Another embodiment of the present invention is shown in FIG. 5. At step 500 a user inserts a smart card into a card reader connected to a client computing device. Then, the user accesses a generic application at step 510 which constructs an APDU at step 520 which contains special patterns with instructions telling the reader to put the prototype APDU in ASCII versus binary. At step 530, the card reader prompts the user for entry of the PIN. At step 540, the APDU is examined by the card reading device for the special patterns. At step 550, a prototype APDU is constructed by replacing the PIN in the areas where the patterns existed in the old APDU, and the new APDU is presented to the smart card for verification at step 560.

Biometric Identification

One embodiment of the present invention uses a biometric identification as the form of identification data. This embodiment is shown in FIG. 11. At step 1100 a user presents a biometric form of identification to a verification device connected to the client computing device. The biometric identification may be a fingerprint, a retinal scan, a voice identification, or other technique. The client device constructs an APDU at step 1110. The APDU contains special patterns where the identification data is normally embedded. At step 1120, the APDU is examined by the verification device for the special patterns. At step 1130, the prototype APDU is constructed by replacing the PIN in the areas where the patterns existed in the old APDU, and the new APDU is verified at step 1140.

Smart Card Architecture

FIG. 6 shows the architecture of one embodiment of a smart card that may be used with the present invention. The smart card 600 has a processor 605. This processor may be of limited capacity, such as an 8-bit processor, since the smart card's computational power is typically limited. The smart card has a memory 610 coupled to the processor which is divided up into non-volatile memory 615 and volatile memory 620. The volatile memory is further divided into EEPROM 625 and RAM 630. The EEPROM contains the operating program for the smart card 635 and other code 650, such as the code necessary to encrypt data and so on.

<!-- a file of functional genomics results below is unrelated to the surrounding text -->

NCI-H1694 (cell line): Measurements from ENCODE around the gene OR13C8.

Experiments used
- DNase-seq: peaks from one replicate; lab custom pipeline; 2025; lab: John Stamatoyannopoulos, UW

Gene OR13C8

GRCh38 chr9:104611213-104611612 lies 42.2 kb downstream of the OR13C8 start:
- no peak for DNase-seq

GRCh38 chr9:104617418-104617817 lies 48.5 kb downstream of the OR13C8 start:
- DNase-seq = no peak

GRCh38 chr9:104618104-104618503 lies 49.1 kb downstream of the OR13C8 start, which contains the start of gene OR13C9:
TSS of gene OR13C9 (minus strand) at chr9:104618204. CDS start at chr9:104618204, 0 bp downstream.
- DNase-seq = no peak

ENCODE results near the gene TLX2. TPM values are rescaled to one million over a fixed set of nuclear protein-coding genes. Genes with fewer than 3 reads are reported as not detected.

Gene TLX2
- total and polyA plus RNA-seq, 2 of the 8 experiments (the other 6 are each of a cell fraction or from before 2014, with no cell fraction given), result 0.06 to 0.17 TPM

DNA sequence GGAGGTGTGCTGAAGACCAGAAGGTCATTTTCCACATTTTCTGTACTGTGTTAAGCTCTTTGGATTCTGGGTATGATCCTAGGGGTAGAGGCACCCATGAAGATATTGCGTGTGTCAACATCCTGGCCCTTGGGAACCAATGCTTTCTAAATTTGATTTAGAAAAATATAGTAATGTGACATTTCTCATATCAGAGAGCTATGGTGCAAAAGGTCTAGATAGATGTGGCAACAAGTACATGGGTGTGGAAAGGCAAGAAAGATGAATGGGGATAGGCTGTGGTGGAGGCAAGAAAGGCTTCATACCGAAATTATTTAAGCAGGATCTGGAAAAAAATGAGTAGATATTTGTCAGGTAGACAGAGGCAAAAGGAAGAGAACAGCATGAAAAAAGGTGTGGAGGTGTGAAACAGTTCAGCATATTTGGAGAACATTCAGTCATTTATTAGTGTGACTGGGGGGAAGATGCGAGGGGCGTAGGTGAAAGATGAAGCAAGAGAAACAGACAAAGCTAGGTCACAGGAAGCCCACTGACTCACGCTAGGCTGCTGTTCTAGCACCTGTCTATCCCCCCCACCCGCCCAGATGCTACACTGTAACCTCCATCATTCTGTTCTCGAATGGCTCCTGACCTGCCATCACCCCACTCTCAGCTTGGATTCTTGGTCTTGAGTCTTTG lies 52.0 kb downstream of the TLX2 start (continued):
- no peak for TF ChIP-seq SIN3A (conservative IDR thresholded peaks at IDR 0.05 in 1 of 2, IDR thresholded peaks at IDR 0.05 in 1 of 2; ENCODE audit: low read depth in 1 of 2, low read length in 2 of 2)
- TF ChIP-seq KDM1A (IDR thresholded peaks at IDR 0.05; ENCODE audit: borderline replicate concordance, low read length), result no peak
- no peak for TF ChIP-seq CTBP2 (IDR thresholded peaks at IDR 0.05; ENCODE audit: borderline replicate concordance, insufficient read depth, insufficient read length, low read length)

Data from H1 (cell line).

In one embodiment, the smart card has the ability to have software downloaded into its non-volatile memory where it can execute the program by moving it to RAM where the smart card will act according to the instructions of the computer software. The smart card further has a communications channel 635 between the processor and an external source 650 such as a host computer, for instance, to receive an APDU from a smart card reader.

The processor in the smart card is configured to retain information within the smart card that is secret. For instance, a secret key in the smart card will never be divulged cross the communications channel 635. The smart card will, however, allow information to come in across the communication channel and use the data. For instance, the smart card is configured to receive data from an external source across the communications channel, to use the secret key in the smart card, for example to sign and encrypt the incoming data, and to send the results out along the communications channel 635 to the external source 640.

Virtual Desktop System Architecture

FIG. 7 shows an example of a thin client topology called a virtual desktop system architecture. The virtual desktop system architecture provides a re-partitioning of functionality between a central server installation 700 and end user hardware 710. Data and computational functionality are provided by data sources via a centralized processing arrangement. At the user end, all functionality is eliminated except that which generates output to the user (e.g., display and speakers), takes input from the user (e.g., mouse and keyboard) or other peripherals that the user may interact with (e.g., scanners, cameras, removable storage, etc.). All computing is done by the central data source and the computing is done independently of the destination of the data being generated. The output of the source is provided to a terminal, referred to here as a “Human Interface Device” (HID). The HID is capable of receiving the data and displaying the data.